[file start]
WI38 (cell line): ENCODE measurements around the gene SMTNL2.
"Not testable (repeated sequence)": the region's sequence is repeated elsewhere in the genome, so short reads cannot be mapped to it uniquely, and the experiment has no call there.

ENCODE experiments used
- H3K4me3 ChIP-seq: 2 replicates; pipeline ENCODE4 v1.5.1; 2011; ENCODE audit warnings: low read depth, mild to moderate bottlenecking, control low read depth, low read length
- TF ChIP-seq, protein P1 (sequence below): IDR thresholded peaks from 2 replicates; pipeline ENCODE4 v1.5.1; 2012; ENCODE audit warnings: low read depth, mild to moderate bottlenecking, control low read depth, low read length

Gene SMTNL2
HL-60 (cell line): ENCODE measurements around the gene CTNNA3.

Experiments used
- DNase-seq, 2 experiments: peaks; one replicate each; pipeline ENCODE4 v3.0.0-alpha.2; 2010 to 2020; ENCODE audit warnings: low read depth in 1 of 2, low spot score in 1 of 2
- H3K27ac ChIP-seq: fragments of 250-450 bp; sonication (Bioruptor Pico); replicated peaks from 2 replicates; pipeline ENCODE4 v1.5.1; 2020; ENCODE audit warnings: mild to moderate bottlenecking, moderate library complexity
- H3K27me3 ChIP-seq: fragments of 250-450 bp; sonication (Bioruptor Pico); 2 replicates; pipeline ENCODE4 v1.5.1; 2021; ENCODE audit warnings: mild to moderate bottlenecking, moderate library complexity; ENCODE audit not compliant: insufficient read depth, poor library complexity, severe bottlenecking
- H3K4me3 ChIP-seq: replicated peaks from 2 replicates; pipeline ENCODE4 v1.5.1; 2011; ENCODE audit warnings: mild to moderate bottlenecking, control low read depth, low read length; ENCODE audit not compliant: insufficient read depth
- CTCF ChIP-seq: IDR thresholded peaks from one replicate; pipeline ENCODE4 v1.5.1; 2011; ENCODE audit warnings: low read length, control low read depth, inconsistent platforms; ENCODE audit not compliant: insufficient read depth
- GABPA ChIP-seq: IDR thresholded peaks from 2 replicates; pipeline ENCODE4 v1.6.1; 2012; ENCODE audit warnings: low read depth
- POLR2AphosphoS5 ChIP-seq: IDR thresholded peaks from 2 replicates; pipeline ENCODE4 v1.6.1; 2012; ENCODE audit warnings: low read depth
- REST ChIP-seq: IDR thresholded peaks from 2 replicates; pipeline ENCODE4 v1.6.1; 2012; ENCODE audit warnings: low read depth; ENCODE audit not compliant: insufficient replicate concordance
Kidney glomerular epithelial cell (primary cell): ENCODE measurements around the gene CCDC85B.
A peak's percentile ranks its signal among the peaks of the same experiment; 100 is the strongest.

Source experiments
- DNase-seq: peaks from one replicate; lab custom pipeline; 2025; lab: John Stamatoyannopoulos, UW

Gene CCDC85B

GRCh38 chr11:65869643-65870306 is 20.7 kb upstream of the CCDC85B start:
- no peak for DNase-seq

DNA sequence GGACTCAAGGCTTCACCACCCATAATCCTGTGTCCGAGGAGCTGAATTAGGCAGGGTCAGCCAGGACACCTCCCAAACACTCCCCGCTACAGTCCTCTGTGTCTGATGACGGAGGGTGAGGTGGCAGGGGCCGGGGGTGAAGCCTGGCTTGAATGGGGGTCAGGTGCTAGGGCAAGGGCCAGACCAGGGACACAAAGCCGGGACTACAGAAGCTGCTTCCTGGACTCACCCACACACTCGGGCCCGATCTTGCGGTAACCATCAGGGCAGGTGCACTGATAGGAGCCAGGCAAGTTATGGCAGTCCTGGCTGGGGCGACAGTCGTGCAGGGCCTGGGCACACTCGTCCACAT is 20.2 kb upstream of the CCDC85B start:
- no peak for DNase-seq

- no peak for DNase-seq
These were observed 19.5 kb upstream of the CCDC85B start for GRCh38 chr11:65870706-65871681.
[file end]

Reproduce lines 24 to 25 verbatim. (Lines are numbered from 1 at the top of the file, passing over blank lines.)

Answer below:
DNA sequence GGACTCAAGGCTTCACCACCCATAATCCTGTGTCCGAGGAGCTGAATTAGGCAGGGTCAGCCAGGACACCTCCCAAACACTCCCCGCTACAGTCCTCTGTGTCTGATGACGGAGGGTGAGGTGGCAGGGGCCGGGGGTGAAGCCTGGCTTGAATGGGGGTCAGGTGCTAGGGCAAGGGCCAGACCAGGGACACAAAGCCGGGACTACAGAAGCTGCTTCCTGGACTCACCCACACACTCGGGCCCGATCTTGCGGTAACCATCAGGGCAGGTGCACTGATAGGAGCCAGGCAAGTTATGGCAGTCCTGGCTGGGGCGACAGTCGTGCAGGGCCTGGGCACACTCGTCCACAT is 20.2 kb upstream of the CCDC85B start:
- no peak for DNase-seq